• Chest and HOB elevation to 45 degrees - consider intubating from 45 degrees to prevent gastric contents coming up
    • RSI - consider halving dosages for lost blood volume
      • Etomidate or ketamine for sedation
      • Succinylcholine and vecuronium increases LES tone
    • Intubation with strong chance for first pass
    • Slow and gentle BVM breathes at 10 breathes/min if first pass fails
    • Trendelenberg if vomiting, keeping emesis out of lungs (have many suctions available before this happens)
    • Meconium aspirator may be hooked up to ETT for large bore suction
    • Antibiotics not needed in early phase of aspiration
      • Chemical pneumonitis in first 24 hours, no bacterial pneumonia
      • Early antibiotics may predispose patient to resistant bacterial superinfection
    • SIRS-like response often occurs from aspiration, but otherwise not sepsis if there is no other concerning source or suspicion
      • May require pressors and fluids
      • Consider withholding early antibiotics, but doing the rest of the sepsis treatments



Consider Discharge

If Glasgow-Blatchford Bleeding Score of 0 (<1% chance of requiring intervention):[28]. Must meet ALL of the following:

  • BUN <18
  • hemoglobin >13 (men), hemoglobin >12 (women)
  • Systemic BP >110
  • Heart rate <100
  • Patient did NOT present with melena
  • Patient did NOT present with syncope
  • No hepatic disease
  • No cardiac failure

See Also


  1. Kumar R, Mills AM. GI Bleeding. EM Clin N Am. 2011; 29:239-52.
  2. Gonzalez ELM et al. Variability among NSAIDs in risk of upper GI bleeding. Arthritis & Rheumatism. 2010; 62(6): 1592-1601.
  3. Allard J et al. Gastroscopy following a positive fecal occult blood test and negative colonoscopy: systematic review and guideline. Can J Gastroenterol.2010;24(2):113-120.
  4. 4.0 4.1 Aljebreen AM et al. Nasogastric aspirate predicts high-risk endoscopic lesions in patients with acute upper-GI bleeding. Gastrointest Endosc. 2004;59(2):172-178.
  5. Huang ES et al. Impact of nasogastric lavage on outcomes in acute GI bleeding. Gastrointest Endosc. 2011;74(5):971-980.
  6. Sachar H, Vaidya K, Laine L. Intermittent vs continuous proton pump inhibitor therapy for high-risk bleeding ulcers: a systematic review and meta-analysis. JAMA Intern Med. 2014;174(11):1755.
  7. Leontiadis GI et al. Proton pump inhibitor treatment for acute peptic ulcer bleeding. Cochrane Database Syst Rev. 2004(3):CD002094.
  8. Sreedharan A et al. Proton Pump Inhibitor Treatment Initiated Prior to Endoscopic Diagnosis in Upper Gastrointestinal Bleeding (Review). Cochrane Database Syst Rev 2010; (7): CD005415. PMID: 20614440
  9. Singh M. Proton pump inhibitors (PPIs) given for acute peptic ulcer bleeding 2013; bleeding/
  10. Pateron D, et al. Erythromycin infusion or gastric lavage for upper gastrointestinal bleeding: a multicenter randomized controlled trial. Ann Emerg Med. 2011; 57(6):582-589.
  11. Dworzynski K et al. Management of acute upper gastrointestinal bleeding: summary of NICE guidance. BMJ. 2012;344:e3412.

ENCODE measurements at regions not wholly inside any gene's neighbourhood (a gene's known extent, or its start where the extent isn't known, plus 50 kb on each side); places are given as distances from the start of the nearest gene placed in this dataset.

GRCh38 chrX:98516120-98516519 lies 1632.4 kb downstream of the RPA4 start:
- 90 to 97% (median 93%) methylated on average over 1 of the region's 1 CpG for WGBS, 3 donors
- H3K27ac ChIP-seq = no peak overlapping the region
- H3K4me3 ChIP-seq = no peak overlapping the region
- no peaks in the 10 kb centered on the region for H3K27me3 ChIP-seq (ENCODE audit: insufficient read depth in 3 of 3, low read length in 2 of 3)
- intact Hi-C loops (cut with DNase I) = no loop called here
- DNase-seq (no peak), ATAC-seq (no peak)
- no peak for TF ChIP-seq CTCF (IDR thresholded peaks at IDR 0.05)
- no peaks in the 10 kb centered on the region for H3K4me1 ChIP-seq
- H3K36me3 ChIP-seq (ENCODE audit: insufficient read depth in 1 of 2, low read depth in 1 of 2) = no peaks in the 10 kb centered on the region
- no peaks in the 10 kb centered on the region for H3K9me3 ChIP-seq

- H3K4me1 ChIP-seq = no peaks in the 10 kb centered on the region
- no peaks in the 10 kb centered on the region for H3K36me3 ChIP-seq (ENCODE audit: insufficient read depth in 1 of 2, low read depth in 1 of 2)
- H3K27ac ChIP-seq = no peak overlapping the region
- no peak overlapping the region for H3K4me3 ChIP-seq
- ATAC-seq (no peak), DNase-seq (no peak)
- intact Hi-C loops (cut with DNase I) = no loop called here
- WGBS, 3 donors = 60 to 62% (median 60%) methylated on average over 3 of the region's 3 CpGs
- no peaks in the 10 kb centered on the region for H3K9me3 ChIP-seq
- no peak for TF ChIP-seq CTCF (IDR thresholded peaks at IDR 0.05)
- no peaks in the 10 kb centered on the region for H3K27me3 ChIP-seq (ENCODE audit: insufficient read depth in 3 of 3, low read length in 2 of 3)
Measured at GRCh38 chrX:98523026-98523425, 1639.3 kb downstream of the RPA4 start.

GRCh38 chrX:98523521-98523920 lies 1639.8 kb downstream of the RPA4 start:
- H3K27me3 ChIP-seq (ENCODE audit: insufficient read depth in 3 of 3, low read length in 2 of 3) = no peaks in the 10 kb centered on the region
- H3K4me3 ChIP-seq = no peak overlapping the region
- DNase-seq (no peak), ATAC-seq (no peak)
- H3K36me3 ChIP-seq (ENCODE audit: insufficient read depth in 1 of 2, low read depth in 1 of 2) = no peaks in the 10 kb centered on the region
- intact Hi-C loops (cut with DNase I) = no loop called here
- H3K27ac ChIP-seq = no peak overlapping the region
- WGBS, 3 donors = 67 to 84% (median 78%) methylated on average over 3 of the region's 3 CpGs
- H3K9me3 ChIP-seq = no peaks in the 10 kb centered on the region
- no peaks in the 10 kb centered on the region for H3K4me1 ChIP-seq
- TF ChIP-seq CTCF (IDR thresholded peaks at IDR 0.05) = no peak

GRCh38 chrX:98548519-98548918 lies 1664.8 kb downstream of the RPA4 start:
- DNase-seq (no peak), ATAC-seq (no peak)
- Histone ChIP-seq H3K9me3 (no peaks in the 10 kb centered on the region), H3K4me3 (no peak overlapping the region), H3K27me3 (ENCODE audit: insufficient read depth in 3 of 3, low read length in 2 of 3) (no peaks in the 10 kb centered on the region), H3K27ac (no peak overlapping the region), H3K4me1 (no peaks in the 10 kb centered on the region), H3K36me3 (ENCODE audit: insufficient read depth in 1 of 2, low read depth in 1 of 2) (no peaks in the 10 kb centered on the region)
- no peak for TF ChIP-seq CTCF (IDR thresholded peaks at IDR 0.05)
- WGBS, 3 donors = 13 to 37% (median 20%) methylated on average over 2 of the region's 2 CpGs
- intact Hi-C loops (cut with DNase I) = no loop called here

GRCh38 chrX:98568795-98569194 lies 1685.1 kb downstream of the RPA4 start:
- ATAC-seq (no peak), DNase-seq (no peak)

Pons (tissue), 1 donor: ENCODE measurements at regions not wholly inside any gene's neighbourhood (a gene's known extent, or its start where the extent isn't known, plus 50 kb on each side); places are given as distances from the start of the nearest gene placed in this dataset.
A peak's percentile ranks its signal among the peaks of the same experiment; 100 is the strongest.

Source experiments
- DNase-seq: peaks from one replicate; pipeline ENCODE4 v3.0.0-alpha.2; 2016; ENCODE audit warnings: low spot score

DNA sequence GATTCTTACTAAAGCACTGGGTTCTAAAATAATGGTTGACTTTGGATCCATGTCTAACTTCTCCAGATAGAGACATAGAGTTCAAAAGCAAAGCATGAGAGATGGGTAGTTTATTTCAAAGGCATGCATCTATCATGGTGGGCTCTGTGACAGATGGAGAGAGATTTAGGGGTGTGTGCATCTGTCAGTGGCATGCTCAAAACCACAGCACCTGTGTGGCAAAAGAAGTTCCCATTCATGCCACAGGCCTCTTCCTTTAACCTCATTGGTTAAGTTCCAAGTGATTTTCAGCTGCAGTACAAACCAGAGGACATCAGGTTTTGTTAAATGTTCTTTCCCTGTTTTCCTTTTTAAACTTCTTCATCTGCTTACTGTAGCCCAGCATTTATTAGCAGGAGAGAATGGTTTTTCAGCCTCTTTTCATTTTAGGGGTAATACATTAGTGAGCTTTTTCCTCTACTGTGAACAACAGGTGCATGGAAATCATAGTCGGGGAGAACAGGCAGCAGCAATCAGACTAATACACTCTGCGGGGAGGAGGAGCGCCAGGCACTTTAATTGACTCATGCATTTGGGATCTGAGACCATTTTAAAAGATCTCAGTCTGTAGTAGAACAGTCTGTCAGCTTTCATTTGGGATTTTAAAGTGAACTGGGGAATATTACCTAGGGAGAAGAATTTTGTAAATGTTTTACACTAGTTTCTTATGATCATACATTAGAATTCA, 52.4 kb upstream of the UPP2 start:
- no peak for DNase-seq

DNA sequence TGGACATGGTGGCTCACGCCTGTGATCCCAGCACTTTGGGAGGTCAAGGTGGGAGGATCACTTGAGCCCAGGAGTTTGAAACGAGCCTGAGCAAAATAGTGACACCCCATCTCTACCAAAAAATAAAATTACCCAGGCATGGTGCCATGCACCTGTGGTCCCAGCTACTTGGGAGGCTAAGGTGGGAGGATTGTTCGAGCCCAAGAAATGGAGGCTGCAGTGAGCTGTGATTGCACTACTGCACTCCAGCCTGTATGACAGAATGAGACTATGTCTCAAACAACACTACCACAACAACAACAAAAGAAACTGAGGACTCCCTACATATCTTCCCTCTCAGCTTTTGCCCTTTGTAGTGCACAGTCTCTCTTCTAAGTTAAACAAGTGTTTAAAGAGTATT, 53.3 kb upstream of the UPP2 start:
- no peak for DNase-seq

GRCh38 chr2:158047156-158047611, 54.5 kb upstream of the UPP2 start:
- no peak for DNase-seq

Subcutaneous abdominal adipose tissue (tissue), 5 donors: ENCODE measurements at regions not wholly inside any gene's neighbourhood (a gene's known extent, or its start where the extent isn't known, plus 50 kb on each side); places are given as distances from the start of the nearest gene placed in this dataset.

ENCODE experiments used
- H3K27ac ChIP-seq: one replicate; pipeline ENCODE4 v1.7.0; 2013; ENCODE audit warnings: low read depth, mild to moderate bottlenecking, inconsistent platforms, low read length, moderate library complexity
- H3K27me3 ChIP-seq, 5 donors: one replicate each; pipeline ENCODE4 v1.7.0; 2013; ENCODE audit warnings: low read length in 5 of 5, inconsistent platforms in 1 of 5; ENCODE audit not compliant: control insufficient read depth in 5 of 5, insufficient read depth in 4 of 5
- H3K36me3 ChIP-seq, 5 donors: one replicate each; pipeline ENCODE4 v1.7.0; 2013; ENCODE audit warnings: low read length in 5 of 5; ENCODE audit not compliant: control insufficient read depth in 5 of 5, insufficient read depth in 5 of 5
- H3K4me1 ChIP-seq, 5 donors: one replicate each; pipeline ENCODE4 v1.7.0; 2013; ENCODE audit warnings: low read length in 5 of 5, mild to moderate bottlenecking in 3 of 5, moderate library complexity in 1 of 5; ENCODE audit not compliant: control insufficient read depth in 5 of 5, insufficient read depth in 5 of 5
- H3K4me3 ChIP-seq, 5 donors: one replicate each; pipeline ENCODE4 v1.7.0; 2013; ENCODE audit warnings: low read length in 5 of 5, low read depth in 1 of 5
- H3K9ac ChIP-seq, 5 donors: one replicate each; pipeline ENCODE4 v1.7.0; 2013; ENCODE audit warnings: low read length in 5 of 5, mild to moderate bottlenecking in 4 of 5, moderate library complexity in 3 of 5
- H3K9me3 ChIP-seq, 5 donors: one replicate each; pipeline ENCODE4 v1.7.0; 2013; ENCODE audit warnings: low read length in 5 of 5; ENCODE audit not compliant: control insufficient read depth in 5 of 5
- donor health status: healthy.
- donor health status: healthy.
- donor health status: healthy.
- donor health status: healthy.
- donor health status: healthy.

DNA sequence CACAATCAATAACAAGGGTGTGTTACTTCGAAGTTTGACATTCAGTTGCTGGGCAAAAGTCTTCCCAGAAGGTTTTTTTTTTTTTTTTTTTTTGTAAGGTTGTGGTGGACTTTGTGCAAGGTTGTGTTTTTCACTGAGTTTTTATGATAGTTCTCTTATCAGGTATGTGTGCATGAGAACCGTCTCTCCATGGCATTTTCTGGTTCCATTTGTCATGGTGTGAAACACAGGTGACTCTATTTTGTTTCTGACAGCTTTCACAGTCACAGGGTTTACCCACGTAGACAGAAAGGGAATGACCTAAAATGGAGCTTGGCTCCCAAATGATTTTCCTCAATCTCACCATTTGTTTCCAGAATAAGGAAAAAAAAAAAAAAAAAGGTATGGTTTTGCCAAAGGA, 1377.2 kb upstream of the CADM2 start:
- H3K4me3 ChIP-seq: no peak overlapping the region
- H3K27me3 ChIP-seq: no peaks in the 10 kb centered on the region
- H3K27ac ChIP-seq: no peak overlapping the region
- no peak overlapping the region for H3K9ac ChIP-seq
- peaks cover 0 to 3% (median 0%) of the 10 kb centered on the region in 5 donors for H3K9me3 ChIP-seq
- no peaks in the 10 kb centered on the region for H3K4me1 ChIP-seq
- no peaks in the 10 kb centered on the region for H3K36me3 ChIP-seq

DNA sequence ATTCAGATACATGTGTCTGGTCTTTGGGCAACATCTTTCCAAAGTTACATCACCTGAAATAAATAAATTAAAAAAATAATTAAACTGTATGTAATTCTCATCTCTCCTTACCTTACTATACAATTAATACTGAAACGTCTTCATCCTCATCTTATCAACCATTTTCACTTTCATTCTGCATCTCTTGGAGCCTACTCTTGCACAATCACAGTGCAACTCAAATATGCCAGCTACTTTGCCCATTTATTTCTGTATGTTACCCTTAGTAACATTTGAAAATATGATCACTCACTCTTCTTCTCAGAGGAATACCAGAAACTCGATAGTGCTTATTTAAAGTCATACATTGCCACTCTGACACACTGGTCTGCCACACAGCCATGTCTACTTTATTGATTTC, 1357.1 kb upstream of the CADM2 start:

12. Intagliata NM, et al. Management of disordered hemostasis and coagulation in patients with cirrhosis. Clinical Liver Disease. 2014; 3(6):114-117.
  13. Makris M, et al. Warfarin anticoagulation reversal: management of the asymptomatic and bleeding patient. J Thromb Thrombolysis. 2010; 28:171–181.
  14. Intagliata NM, et al. Management of disordered hemostasis and coagulation in patients with cirrhosis. Clinical Liver Disease. 2014; 3(6):114-117.
  15. Kim YD. Management of acute variceal bleeding. Clin Endosc. 2014; 47(4):308–314.
  16. Sarin N et al. Time to endoscopy and out- comes in upper gastrointestinal bleeding. Can J Gastroenterol. 2009;23(7):489-493.
  17. Augustin S et al. Acute esophageal variceal bleeding: Current strategies and new perspectives. World J Hepatol. 2010 Jul 27; 2(7): 261–274.
  18. Lee YY et al. Role of prophylactic antibiotics in cirrhotic patients with variceal bleeding. World J Gastroenterol. 2014 Feb 21; 20(7): 1790–1796.
  19. Fernandez J, Ruiz dA, Gomez C, et al. Norfloxacin vs ceftriaxone in the prophylaxis of infections in patients with advanced cirrhosis and hemorrhage. Gastroenterology. 2006;131:1049–1056.
  20. GI Bleeding: An Evidence-Based ED Approach. EB Medicine. http://www.ebmedicine.net/topics.php?paction=showTopicSeg&topic_id=75&seg_id=1507
  21. Ioannou G, Doust J, Rockey DC. Terlipressin for acute esophageal variceal hemorrhage. Cochrane Database Syst Rev 2003:CD002147.
  22. Tsai YT, Lay CS, Lai KH, et al. Controlled trial of vasopressin plus nitroglycerin vs. vasopressin alone in the treatment of bleeding esophageal varices. Hepatology 1986; 6:406.
  23. Ioannou G, Doust J, Rockey DC. Terlipressin for acute esophageal variceal hemorrhage. Cochrane Database Syst Rev 2003:CD002147.
  24. Roberts I et al. HALT-IT - tranexamic acid for the treatment of gastrointestinal bleeding: study protocol for a randomised controlled trial. Trials. 2014; 15: 450.
  25. Rudolph SJ et al. Endotracheal intubation for airway protection during endoscopy for severe upper GI hemorrhage. Gastrointest Endosc. 2003 Jan;57(1):58-61.
  26. Weingart S. EMCrit Podcast 5 – Intubating the Critical GI Bleeder. June 2009. http://emcrit.org/podcasts/intubating-gi-bleeds/
  27. Tacke F, Fiedler K, Trautwein C. A simple clinical score pre- dicts high risk for upper gastrointestinal hemorrhages from varices in patients with chronic liver disease. Scand J Gastro- enterol. 2007;42(3):374-382.
  28. Tacke F, Fiedler K, Trautwein C. A simple clinical score pre- dicts high risk for upper gastrointestinal hemorrhages from varices in patients with chronic liver disease. Scand J Gastro- enterol. 2007;42(3):374-382.